In competition, going to a surprise slide lock cost only time. Or prize money.
    The department I worked for in the '80s had a fiend for a firearms trainer, and he grilled mercilessly knowing the round count. to be fair, I learned a lot from him.
    I got into one bullet throwing match. During a brief pause in the festivities I realized I had absolutely NO idea how many rounds I'd fired, even though I had thought I was keeping count. Sooo, did a mag change to be sure I'd have a full mag to continue the fun. After action, I discovered I had 4 rounds left in a 15-rd mag.
    If you are carrying for defense, I think it would be foolish to shoot to slide lock. It would happen while face to face with someone shooting at you. I doubt s/he would pause to let you reload. I wouldn't.
     
  10. David E

    David E Member

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    Explain, please, how counting your shots (even if you could do so accurately) when someone is actively trying to kill you, what you'd do when you knew you had your last round in the chamber and the deadly threat is not totally neutralized. Would you not fire that last, maybe fight-ending shot, or would you pause to do a slide forward reload? Just how fast is your reload from concealment? How much slower do you think a slidelock reload is?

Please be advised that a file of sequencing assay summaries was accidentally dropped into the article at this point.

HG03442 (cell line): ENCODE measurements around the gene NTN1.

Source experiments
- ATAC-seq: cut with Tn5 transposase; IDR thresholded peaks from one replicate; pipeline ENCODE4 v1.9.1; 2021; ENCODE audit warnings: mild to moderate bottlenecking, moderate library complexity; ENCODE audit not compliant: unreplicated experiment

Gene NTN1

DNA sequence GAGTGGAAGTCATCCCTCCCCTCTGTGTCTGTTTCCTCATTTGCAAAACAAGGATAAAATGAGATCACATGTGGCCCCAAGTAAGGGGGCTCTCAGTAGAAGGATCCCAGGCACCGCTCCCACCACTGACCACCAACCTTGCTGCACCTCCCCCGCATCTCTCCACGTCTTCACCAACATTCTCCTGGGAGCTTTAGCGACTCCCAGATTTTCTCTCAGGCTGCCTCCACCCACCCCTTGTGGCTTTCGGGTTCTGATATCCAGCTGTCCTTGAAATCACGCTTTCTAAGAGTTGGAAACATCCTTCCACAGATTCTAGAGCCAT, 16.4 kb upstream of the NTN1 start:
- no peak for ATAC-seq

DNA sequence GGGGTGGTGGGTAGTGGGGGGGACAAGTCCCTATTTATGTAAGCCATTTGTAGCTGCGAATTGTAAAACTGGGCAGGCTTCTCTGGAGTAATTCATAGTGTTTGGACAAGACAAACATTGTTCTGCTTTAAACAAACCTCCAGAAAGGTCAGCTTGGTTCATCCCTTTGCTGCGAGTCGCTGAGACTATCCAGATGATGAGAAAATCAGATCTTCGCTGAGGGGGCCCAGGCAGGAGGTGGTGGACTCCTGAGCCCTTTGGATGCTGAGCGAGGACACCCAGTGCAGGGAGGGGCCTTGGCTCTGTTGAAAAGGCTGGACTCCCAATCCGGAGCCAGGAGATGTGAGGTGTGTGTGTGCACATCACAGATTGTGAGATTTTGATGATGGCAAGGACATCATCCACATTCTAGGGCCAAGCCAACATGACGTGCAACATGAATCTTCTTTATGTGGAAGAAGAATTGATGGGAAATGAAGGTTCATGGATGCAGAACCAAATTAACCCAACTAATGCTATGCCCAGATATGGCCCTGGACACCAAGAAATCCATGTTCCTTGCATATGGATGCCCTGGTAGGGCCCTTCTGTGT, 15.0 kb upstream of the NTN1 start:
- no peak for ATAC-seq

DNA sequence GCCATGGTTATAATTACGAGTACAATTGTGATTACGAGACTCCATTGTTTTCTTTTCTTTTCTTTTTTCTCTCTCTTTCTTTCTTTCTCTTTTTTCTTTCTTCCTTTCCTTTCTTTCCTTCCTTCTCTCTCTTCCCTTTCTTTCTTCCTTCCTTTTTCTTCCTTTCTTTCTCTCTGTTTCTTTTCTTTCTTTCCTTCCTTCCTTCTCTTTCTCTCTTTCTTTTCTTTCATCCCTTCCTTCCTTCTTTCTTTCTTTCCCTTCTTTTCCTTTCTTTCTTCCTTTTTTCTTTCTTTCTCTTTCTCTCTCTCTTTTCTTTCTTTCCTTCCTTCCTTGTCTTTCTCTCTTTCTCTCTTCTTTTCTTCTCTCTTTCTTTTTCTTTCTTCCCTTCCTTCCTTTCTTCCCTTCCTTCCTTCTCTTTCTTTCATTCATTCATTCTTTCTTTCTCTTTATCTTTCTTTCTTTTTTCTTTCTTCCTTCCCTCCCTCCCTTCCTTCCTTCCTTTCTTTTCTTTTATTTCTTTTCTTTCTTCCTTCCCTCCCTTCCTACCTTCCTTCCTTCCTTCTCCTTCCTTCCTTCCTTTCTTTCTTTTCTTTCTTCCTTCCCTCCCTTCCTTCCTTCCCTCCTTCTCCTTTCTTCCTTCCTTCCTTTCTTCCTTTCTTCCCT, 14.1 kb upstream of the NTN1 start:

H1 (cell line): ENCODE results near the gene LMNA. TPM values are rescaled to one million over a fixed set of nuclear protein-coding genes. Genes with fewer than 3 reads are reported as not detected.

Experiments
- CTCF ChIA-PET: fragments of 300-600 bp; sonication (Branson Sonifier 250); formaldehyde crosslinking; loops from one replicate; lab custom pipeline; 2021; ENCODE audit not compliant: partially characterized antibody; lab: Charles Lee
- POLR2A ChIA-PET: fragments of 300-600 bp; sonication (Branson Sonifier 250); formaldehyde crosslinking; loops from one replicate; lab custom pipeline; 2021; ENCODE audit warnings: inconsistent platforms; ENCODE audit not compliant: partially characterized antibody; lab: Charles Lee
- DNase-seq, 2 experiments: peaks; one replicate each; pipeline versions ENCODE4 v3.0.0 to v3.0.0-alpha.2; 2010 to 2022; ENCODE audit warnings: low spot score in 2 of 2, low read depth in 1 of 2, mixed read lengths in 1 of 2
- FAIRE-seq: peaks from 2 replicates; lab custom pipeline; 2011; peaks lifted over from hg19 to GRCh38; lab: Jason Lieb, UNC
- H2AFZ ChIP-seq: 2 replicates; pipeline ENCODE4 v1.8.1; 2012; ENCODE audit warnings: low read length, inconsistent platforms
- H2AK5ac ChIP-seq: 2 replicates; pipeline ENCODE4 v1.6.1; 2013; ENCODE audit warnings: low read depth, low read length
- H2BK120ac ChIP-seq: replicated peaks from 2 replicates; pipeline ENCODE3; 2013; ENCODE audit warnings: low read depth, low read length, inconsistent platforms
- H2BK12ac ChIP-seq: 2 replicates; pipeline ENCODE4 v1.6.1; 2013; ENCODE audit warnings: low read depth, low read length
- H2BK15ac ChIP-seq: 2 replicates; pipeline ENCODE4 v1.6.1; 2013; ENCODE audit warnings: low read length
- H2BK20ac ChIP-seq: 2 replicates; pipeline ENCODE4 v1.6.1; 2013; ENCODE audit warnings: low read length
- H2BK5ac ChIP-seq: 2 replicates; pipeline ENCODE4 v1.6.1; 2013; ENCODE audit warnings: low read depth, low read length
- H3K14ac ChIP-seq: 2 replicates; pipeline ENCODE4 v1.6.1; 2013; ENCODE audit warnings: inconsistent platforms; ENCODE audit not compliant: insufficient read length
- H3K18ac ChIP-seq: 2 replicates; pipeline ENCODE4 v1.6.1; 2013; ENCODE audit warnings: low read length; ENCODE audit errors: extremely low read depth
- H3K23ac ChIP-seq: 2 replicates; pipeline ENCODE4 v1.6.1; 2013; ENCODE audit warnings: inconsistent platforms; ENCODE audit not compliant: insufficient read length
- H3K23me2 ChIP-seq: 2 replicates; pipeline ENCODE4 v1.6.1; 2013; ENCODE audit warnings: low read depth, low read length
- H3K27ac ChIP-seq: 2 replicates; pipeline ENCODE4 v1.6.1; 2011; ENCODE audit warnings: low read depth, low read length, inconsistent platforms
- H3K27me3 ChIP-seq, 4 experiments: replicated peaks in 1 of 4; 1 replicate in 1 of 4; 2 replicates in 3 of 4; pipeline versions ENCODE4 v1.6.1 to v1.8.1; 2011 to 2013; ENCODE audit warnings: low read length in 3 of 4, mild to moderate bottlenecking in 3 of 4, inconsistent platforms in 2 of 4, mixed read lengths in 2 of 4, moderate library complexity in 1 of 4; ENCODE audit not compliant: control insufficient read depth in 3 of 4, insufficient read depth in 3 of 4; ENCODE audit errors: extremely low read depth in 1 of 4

But we are both reloading. You're just doing yours sooner than me. Again, I don't see how your way (counting shots until the last round is chambered then reloading) is somehow better than shooting that last, possibly decisive shot, then doing a slidelock reload.

    Let's say we are both equally skilled and both carry 1911's holding 8+1. You reload SOONER after firing 8, while I'll reload 18/100ths of a second later, after firing 9